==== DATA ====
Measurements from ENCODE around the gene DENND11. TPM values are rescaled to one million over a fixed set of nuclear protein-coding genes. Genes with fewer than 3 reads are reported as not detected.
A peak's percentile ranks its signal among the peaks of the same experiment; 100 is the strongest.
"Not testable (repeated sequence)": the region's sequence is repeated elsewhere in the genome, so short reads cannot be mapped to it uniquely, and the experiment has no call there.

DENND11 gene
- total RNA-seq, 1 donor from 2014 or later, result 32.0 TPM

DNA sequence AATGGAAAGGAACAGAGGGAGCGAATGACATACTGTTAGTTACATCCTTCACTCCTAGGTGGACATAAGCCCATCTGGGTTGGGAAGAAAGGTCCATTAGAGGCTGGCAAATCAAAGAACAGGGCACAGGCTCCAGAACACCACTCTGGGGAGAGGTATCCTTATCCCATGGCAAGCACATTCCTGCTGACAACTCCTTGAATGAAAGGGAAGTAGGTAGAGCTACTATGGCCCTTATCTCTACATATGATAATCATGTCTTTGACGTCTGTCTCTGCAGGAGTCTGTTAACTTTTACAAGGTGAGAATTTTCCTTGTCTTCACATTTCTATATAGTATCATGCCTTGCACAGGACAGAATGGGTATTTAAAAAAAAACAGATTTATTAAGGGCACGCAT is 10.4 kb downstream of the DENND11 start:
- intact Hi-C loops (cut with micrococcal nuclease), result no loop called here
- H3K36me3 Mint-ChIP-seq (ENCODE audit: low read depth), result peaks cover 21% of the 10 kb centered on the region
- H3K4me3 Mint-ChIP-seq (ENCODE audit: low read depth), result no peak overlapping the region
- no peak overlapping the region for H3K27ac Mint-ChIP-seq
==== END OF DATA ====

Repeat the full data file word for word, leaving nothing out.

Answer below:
Measurements from ENCODE around the gene DENND11. TPM values are rescaled to one million over a fixed set of nuclear protein-coding genes. Genes with fewer than 3 reads are reported as not detected.
A peak's percentile ranks its signal among the peaks of the same experiment; 100 is the strongest.
"Not testable (repeated sequence)": the region's sequence is repeated elsewhere in the genome, so short reads cannot be mapped to it uniquely, and the experiment has no call there.

DENND11 gene
- total RNA-seq, 1 donor from 2014 or later, result 32.0 TPM

DNA sequence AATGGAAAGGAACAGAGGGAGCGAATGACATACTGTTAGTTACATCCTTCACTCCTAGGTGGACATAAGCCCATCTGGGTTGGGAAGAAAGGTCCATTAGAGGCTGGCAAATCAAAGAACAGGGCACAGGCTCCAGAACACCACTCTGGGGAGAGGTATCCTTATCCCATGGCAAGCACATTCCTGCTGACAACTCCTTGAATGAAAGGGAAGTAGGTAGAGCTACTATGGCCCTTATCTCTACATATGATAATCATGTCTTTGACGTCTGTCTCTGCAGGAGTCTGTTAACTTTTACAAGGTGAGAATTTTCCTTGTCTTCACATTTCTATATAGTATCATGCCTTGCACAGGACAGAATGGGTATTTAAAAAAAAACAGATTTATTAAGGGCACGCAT is 10.4 kb downstream of the DENND11 start:
- intact Hi-C loops (cut with micrococcal nuclease), result no loop called here
- H3K36me3 Mint-ChIP-seq (ENCODE audit: low read depth), result peaks cover 21% of the 10 kb centered on the region
- H3K4me3 Mint-ChIP-seq (ENCODE audit: low read depth), result no peak overlapping the region
- no peak overlapping the region for H3K27ac Mint-ChIP-seq